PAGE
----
ITD Industries, Inc. v. Business Resource Group, Inc., 779 So. 2d 532 (Fla. 2d DCA 2000), is misplaced. court itself the found that if was there was In ITD, the trial liability under in the his
Id. at 534.
Conversely, in this case, the
jury was separately asked whether there was a contract between Shutts & Bowen and each individual defendant. Cf. id. (holding
that the trial court abused its discretion by presenting the jury with a verdict form which “delineated joint and several liability”). Furthermore, here, once the jury answered the questions
delineating liability in the affirmative, the remaining question of who among the defendants was responsible for what portion of the damages was already answered by the terms of the engagement letter. As previously discussed, the clear and unambiguous
terms of the engagement letter provide that Shutts & Bowen would represent all three defendants collectively. Specifically, the
engagement letter also states that “[y]ou agree to pay Shutts & Bowen for all legal services rendered by us.” trial, an attorney from Shutts & Bowen Additionally, at that the
parties agreed that the terms of the engagement letter would also govern all subsequent matters involving any representation of the defendants. Therefore, contrary to the defendants’
argument, once the jury found that all three defendants had contracted to pay Shutts & Bowen’s legal fees, the jury did not need to apportion the liability among them. Turning to the defendants’ second point on appeal, we find that the trial court properly denied the defendants’ motion in limine to exclude the order against Marchesa Serra. order was directly relevant to Marchesa Serra’s Here, the principle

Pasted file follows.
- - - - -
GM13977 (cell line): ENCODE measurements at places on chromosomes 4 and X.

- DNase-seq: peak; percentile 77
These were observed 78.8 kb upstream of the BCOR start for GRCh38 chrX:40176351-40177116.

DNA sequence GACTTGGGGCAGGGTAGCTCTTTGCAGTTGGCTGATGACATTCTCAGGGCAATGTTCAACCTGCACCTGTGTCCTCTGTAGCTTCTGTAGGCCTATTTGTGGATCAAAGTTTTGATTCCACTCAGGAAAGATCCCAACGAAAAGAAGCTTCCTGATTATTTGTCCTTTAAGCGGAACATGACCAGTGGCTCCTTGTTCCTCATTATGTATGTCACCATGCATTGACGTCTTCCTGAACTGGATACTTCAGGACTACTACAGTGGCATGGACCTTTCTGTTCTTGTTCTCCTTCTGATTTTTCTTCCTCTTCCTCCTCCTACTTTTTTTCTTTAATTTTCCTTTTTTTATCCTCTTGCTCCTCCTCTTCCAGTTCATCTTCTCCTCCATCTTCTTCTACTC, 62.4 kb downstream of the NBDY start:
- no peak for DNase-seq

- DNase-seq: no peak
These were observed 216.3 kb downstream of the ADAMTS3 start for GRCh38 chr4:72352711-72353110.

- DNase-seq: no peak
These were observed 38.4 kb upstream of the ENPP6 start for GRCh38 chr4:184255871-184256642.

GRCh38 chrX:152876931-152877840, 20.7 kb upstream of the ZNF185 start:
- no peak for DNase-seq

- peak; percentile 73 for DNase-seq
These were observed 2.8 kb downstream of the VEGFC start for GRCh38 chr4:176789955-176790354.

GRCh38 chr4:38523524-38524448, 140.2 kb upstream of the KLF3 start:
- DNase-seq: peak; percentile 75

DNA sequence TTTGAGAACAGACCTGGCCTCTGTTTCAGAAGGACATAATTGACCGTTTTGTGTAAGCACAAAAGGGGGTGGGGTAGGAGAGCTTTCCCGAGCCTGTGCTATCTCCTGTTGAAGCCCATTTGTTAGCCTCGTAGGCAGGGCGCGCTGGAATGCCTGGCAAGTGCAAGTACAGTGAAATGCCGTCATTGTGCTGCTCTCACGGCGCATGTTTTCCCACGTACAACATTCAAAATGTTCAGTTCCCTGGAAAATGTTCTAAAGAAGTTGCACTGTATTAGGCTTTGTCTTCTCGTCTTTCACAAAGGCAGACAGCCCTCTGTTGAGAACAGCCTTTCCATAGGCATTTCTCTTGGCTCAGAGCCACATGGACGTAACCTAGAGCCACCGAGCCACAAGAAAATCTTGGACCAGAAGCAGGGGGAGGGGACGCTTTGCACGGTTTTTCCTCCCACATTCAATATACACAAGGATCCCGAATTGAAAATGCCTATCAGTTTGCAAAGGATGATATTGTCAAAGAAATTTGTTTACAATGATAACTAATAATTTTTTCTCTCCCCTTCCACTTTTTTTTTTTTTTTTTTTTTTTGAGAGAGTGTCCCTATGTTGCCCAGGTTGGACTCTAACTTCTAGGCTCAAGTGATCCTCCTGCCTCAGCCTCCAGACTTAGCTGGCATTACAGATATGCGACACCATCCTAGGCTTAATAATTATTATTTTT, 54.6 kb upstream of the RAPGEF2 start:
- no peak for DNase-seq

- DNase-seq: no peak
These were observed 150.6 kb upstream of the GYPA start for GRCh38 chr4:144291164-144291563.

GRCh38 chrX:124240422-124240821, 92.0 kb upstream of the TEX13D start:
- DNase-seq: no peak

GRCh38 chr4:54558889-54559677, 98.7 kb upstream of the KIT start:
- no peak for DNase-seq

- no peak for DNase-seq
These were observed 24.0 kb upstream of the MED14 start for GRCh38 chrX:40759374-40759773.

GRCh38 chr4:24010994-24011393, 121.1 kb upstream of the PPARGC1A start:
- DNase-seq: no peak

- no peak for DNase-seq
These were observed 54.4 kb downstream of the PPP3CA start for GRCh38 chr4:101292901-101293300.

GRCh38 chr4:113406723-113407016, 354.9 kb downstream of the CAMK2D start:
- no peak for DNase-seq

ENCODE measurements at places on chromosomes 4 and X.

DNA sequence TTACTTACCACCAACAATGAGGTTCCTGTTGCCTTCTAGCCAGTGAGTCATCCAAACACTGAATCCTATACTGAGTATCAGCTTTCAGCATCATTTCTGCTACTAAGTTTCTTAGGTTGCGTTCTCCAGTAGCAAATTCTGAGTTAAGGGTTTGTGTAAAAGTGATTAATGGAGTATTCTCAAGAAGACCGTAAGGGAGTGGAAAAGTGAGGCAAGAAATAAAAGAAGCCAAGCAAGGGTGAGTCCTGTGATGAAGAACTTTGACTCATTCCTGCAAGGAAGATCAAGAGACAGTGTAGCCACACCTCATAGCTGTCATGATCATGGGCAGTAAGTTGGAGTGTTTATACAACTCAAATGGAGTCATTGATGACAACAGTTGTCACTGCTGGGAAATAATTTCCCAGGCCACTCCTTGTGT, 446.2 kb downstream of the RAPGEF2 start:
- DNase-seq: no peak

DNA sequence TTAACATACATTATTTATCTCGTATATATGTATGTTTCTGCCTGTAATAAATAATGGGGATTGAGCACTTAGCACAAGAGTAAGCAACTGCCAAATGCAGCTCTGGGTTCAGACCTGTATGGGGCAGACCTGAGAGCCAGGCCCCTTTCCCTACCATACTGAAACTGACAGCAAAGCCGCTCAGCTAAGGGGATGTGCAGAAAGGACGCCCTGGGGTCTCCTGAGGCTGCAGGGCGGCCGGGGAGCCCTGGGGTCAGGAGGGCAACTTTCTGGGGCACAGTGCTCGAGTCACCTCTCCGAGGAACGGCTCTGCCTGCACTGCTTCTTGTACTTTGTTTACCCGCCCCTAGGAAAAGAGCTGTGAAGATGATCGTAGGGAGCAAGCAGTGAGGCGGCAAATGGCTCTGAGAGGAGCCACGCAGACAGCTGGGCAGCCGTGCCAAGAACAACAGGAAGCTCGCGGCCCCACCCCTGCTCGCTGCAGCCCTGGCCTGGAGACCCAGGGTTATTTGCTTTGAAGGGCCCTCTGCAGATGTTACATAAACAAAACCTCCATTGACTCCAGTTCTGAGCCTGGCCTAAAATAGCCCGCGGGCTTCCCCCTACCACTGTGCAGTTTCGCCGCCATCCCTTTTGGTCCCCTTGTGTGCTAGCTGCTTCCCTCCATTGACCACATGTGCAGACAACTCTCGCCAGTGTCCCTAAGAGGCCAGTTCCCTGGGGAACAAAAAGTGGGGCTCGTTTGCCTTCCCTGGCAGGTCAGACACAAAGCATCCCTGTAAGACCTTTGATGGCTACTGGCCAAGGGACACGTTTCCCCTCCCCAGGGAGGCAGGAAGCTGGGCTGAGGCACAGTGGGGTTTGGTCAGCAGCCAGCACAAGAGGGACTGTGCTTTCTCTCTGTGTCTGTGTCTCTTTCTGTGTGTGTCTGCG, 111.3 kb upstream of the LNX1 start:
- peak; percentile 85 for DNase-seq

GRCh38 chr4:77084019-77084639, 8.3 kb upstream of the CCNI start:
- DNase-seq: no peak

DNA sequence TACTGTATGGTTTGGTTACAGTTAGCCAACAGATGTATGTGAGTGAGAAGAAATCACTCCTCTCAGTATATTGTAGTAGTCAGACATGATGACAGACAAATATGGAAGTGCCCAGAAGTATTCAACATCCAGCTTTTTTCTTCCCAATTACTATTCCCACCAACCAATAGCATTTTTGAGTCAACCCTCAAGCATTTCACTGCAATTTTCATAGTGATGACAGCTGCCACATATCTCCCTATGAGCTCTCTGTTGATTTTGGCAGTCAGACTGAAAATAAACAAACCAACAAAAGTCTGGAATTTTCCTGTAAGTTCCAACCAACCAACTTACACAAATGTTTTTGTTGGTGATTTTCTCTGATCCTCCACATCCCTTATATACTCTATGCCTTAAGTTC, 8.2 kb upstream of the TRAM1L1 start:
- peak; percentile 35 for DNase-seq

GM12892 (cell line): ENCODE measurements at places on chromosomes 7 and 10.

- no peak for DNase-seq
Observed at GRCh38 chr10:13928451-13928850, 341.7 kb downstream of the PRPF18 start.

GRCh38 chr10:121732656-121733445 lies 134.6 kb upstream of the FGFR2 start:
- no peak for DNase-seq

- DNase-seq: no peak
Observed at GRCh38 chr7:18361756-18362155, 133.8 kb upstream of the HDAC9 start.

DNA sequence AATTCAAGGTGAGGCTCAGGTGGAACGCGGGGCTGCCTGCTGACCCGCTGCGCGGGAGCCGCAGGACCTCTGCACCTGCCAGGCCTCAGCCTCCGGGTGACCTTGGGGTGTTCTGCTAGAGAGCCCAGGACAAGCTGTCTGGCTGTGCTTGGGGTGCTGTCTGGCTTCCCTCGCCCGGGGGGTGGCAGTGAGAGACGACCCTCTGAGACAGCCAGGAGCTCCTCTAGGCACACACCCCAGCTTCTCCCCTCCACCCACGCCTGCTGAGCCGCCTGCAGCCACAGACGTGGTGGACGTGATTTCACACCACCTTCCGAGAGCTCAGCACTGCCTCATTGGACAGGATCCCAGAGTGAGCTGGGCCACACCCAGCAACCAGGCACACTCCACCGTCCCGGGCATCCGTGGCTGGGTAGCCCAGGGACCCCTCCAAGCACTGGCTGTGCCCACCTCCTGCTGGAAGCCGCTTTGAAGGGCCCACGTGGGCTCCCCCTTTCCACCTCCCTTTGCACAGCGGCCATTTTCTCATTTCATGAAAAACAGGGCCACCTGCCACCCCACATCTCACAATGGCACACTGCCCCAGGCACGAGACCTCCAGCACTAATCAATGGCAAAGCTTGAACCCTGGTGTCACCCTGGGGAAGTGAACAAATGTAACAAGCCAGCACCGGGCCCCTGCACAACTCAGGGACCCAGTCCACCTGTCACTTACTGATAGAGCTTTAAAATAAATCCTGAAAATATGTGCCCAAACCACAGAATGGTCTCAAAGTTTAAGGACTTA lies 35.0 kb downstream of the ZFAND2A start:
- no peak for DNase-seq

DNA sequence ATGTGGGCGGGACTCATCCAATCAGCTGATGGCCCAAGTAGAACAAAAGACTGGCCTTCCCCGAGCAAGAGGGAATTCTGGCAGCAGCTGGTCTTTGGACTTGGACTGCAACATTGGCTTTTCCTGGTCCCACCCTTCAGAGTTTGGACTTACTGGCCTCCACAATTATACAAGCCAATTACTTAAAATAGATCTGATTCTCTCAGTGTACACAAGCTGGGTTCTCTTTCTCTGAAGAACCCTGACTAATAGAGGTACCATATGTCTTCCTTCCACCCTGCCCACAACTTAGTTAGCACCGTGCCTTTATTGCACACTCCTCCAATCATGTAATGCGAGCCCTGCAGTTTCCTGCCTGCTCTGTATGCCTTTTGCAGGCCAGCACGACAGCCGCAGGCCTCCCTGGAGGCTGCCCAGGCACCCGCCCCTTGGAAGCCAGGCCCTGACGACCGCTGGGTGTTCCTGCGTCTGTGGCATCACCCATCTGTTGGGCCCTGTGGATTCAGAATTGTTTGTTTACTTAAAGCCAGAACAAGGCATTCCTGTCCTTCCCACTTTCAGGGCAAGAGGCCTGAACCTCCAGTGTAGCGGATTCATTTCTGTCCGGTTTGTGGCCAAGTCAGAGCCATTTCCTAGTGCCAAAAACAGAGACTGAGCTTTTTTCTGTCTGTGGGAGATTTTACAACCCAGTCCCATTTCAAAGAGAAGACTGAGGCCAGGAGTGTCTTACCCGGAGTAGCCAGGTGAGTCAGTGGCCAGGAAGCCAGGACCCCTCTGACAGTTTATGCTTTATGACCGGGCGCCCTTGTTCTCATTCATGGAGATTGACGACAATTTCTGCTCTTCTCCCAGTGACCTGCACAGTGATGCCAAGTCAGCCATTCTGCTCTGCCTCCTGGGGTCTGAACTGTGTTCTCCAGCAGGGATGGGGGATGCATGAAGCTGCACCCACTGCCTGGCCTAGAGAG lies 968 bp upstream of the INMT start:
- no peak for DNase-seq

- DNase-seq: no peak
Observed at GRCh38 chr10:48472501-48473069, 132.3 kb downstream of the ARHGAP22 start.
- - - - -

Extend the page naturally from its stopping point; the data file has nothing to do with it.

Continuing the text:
affirmative defense that she was not personally liable for the
The order had been entered against Marchesa
Serra individually as a co-defendant in the underlying lawsuit. Thus, the order was properly admissible to rebut Marchesa
Serra’s testimony at trial that CDS I and CDS II, as opposed to herself individually, were involved in the underlying lawsuit. The defendants also claim that the trial judge erred in denying First, their the motion for a directed that verdict failed on to two issues. that
Shutts & Bowen validly assigned its claim, and, therefore, CCM had no standing to bring suit. Second, the defendants allege
that CCM failed to present sufficient evidence to pierce CDS I and CDS II’s corporate veil and impose personal liability on Marchesa Serra. A party moving for a directed verdict admits the truth of all the facts stated in the evidence presented and also admits every conclusion favorable to the nonmoving party that a jury might reasonably infer from the evidence. State Farm Mut. Auto.
Ins. Co. v. Resnick, 636 So. 2d 75, 76 (Fla. 3d DCA 1994)(citing Nelson v. Ziegler, 89 So. 2d 780, 782 (Fla. 1956)).
Furthermore, “[a] motion for directed verdict must be denied if the evidence presented is conflicting or different conclusions can be drawn from it.” Id. (quoting Azar v. Richardson
Greenshields Sec., Inc., 528 So. 2d 1266, 1269 (Fla. 2d DCA 1988)).
In the instant case, the trial court properly denied the defendants’ motion for a directed verdict on both issues. The
record reflects that at trial an attorney from Shutts & Bowen testified regarding the assignment of the attorneys’ fees to CCM. In contrast, there is no record evidence to support the
defendants’ allegation that CCM only had a right to collect, but not the right to retain or control the attorneys’ fees.
Moreover, contrary to the defendants’ argument, Shutts & Bowen introduced at trial the terms of the engagement letter as
evidence that Marchesa Serra was personally liable for the fees in question. Because the jury could reasonably draw different
conclusions from this evidence, we find no error in the trial court’s denial of the defendants’ motion for a directed verdict on the issues of the validity of the assignment and piercing the corporate veil. Accordingly, we affirm the trial court’s orders denying the defendants’ post-trial motions and the judgment in Shutts &
Bowen’s favor. Affirmed.